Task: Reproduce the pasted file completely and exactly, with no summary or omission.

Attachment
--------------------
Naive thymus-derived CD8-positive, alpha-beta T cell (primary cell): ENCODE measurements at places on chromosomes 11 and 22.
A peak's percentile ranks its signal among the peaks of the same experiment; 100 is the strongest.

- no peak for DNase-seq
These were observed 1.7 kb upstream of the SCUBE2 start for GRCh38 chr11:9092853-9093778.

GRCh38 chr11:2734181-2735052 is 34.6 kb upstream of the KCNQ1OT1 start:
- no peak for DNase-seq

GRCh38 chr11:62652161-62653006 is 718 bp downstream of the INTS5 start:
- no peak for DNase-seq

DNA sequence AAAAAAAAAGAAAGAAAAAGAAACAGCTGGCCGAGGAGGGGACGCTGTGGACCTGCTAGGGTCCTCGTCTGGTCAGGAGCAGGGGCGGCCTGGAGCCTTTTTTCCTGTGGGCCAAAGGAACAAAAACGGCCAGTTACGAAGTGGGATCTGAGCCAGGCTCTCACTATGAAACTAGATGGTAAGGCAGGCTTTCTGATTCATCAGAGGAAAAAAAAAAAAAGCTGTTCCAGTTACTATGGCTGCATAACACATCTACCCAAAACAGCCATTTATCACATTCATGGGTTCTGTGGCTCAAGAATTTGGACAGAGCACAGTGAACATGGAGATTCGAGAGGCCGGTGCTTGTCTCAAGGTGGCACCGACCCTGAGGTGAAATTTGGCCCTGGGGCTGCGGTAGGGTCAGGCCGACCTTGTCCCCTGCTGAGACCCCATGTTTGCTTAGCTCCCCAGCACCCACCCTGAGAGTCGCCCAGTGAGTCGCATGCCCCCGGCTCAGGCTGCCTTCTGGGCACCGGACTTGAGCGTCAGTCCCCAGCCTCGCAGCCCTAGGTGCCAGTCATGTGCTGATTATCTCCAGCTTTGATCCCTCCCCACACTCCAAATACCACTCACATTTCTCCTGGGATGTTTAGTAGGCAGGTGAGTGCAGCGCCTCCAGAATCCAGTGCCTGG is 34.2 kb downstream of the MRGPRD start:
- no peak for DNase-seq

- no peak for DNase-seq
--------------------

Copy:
Naive thymus-derived CD8-positive, alpha-beta T cell (primary cell): ENCODE measurements at places on chromosomes 11 and 22.
A peak's percentile ranks its signal among the peaks of the same experiment; 100 is the strongest.

- no peak for DNase-seq
These were observed 1.7 kb upstream of the SCUBE2 start for GRCh38 chr11:9092853-9093778.

GRCh38 chr11:2734181-2735052 is 34.6 kb upstream of the KCNQ1OT1 start:
- no peak for DNase-seq

GRCh38 chr11:62652161-62653006 is 718 bp downstream of the INTS5 start:
- no peak for DNase-seq

DNA sequence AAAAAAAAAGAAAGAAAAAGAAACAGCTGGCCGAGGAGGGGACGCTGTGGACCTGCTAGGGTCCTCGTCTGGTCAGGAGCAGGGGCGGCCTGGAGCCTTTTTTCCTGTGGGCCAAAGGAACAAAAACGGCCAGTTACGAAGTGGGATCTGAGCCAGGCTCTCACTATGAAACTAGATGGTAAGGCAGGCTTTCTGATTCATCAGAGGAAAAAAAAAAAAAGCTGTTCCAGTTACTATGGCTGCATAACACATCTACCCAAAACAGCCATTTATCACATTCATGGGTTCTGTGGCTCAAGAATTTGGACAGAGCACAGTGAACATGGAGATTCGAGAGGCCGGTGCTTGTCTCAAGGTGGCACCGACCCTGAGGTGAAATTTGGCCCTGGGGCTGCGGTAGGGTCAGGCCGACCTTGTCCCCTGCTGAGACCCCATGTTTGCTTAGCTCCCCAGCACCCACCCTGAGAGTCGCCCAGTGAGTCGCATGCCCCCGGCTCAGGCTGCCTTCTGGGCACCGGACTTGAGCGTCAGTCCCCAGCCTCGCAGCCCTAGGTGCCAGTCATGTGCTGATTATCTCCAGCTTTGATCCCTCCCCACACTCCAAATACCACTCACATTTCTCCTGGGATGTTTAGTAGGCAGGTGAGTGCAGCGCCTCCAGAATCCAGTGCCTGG is 34.2 kb downstream of the MRGPRD start:
- no peak for DNase-seq

- no peak for DNase-seq